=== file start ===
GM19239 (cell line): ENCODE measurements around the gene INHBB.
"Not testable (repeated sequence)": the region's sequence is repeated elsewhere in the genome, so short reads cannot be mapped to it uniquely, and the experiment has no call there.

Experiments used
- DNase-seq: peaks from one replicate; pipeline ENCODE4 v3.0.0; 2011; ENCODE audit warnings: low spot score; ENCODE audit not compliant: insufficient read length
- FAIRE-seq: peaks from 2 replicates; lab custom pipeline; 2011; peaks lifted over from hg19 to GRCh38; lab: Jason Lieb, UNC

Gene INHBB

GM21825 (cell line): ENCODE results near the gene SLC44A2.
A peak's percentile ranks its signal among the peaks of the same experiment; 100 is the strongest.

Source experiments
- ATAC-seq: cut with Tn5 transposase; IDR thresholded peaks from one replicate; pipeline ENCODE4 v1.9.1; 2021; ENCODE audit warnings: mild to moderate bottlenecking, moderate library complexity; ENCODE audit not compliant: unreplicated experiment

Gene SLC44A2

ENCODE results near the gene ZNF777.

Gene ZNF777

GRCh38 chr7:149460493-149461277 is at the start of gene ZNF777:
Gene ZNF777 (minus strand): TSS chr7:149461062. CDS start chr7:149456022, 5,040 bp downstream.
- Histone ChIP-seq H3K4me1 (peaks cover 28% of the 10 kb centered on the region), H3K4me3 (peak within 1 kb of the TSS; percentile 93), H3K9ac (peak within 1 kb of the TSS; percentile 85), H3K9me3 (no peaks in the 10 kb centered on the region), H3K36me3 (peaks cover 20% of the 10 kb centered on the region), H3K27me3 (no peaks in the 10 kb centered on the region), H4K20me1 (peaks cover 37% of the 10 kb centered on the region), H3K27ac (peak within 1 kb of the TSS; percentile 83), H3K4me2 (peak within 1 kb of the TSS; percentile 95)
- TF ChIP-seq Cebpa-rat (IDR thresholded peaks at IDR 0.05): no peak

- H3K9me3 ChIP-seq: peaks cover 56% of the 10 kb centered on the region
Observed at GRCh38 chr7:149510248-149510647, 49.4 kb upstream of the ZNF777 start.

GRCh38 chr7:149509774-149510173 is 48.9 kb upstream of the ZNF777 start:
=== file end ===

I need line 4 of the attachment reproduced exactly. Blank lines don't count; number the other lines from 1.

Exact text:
- DNase-seq: peaks from one replicate; pipeline ENCODE4 v3.0.0; 2011; ENCODE audit warnings: low spot score; ENCODE audit not compliant: insufficient read length